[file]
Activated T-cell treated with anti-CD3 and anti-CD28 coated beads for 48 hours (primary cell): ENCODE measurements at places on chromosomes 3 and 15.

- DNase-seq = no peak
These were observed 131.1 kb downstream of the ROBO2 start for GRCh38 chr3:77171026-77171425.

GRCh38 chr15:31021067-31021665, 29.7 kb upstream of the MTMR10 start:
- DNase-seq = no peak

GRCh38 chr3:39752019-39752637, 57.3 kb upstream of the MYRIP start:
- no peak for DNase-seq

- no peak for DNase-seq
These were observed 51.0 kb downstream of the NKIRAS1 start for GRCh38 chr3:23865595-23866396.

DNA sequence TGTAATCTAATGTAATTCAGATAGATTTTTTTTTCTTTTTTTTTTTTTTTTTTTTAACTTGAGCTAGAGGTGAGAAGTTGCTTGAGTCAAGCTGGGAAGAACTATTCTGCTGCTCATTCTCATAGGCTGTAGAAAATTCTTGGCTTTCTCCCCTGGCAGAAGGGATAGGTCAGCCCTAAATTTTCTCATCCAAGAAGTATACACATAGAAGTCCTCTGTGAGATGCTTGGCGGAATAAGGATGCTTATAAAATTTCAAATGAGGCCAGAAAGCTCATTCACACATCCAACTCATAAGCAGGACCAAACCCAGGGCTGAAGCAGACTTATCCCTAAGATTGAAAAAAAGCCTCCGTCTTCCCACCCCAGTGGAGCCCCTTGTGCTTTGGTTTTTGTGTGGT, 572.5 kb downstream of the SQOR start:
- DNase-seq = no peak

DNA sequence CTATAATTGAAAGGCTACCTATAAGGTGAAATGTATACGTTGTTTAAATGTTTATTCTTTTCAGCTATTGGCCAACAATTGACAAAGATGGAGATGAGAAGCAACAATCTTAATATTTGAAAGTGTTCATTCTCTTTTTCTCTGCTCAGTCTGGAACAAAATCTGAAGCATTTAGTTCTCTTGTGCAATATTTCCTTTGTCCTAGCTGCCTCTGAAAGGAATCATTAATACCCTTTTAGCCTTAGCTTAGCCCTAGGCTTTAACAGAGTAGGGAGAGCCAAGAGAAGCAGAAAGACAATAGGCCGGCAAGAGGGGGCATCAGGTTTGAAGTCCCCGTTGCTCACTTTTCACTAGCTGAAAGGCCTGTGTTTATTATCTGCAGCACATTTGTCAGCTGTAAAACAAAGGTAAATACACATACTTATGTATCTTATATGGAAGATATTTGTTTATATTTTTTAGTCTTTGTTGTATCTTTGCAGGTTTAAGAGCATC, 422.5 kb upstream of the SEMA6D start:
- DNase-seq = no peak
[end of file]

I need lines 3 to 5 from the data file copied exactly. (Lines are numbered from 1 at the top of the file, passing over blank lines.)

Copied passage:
These were observed 131.1 kb downstream of the ROBO2 start for GRCh38 chr3:77171026-77171425.

GRCh38 chr15:31021067-31021665, 29.7 kb upstream of the MTMR10 start:
- DNase-seq = no peak